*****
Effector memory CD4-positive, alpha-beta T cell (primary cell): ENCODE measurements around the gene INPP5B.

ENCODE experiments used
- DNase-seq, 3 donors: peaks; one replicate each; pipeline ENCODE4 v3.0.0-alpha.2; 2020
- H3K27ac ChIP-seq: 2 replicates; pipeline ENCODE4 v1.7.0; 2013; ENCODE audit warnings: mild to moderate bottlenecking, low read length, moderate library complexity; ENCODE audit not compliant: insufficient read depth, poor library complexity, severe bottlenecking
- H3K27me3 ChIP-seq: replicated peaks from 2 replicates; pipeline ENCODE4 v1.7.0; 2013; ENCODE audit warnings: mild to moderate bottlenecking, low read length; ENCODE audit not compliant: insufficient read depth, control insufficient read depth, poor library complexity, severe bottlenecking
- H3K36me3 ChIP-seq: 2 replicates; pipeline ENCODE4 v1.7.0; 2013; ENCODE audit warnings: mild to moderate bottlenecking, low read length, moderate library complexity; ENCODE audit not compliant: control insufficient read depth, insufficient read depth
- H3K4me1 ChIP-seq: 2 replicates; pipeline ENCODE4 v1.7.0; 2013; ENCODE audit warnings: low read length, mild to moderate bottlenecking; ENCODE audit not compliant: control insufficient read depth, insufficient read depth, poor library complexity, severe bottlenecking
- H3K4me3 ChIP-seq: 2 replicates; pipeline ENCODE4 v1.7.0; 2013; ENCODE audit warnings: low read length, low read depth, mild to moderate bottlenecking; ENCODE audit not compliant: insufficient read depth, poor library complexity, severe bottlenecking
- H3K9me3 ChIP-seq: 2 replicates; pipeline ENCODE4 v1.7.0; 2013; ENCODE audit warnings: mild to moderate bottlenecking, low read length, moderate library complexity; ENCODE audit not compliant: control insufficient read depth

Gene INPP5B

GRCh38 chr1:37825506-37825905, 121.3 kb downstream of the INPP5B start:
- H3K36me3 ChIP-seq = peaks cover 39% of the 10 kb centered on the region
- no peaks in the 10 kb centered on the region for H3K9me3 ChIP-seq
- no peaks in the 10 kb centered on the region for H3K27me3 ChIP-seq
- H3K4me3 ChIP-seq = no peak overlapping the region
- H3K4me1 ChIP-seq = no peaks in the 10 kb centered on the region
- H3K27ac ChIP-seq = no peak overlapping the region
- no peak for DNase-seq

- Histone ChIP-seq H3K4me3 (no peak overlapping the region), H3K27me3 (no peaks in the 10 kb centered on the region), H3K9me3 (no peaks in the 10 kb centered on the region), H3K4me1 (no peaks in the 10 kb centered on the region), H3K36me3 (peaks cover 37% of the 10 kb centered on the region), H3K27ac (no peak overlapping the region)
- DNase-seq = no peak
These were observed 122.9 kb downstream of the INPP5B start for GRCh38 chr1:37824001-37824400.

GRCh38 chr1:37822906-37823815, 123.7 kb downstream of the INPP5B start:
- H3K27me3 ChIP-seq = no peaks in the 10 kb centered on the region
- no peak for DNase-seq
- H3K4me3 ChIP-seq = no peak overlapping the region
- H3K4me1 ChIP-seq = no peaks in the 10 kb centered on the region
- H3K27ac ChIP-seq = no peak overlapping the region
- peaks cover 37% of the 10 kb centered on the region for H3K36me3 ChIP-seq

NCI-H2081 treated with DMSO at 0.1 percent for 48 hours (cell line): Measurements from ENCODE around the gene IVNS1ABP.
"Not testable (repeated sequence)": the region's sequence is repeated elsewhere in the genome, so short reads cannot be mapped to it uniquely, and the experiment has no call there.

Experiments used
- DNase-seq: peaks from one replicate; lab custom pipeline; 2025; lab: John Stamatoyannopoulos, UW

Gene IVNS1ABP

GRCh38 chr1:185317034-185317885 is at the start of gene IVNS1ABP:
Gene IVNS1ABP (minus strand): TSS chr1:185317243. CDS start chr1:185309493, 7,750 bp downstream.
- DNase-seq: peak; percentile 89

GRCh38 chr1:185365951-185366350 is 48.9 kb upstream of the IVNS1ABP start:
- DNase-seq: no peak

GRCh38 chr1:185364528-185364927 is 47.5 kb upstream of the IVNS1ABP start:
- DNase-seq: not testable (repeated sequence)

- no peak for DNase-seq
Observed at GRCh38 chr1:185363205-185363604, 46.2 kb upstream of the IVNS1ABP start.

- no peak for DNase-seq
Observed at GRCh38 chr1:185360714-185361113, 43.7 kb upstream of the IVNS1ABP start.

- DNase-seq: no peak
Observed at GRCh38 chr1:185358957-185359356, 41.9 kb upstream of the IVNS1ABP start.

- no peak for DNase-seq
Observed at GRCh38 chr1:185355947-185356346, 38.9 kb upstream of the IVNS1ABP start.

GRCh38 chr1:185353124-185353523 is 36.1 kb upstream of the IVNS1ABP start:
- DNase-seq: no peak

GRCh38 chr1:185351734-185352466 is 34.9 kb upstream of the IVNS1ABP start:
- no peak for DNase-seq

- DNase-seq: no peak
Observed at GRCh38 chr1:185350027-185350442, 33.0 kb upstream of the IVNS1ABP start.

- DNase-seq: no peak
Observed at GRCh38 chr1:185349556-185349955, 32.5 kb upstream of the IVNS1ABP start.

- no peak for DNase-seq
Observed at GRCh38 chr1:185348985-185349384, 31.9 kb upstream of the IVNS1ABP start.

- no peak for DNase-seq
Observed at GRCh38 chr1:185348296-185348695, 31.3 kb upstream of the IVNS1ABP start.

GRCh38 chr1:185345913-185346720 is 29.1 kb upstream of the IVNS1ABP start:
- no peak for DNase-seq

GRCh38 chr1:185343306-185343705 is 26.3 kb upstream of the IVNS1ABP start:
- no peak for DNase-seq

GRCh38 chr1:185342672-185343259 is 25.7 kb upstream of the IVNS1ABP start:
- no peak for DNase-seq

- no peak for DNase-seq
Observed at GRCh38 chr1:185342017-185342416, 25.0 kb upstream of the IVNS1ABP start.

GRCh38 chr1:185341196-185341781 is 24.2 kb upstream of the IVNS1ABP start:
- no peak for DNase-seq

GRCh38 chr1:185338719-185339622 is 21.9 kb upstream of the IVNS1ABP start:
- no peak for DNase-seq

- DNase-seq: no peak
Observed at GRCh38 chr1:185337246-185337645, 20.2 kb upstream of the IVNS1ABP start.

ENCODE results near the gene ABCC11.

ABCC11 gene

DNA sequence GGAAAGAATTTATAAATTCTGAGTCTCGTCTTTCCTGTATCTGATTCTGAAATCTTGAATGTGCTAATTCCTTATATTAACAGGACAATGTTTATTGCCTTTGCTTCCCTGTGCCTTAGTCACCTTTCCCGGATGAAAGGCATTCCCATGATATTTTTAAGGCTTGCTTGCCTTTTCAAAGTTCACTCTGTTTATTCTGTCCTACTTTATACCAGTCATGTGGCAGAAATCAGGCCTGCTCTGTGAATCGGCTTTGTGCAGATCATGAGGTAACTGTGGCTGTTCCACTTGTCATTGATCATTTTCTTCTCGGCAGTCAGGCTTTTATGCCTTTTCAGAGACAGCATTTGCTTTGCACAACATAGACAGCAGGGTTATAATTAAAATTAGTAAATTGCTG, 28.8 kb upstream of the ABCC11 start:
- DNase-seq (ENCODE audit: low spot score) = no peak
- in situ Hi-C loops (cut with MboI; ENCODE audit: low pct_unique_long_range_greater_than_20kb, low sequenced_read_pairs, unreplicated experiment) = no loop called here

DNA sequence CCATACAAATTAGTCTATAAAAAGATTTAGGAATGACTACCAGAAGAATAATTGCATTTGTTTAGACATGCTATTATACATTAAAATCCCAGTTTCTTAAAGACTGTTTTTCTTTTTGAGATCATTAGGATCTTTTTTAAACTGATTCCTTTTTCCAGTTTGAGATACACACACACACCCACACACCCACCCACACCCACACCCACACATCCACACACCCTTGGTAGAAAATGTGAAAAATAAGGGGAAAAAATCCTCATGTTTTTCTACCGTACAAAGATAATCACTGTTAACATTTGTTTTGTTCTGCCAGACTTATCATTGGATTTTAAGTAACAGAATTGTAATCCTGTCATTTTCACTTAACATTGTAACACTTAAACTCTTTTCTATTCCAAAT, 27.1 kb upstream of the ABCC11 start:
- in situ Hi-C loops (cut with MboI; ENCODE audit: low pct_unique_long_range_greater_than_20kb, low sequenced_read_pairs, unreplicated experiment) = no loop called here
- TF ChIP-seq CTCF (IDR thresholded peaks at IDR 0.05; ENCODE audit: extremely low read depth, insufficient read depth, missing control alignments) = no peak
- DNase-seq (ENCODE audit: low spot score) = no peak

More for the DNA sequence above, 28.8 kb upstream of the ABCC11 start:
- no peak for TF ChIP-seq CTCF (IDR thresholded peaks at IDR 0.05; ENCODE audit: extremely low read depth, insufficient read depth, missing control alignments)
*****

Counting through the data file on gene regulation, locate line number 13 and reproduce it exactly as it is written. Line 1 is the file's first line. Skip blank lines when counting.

- no peaks in the 10 kb centered on the region for H3K9me3 ChIP-seq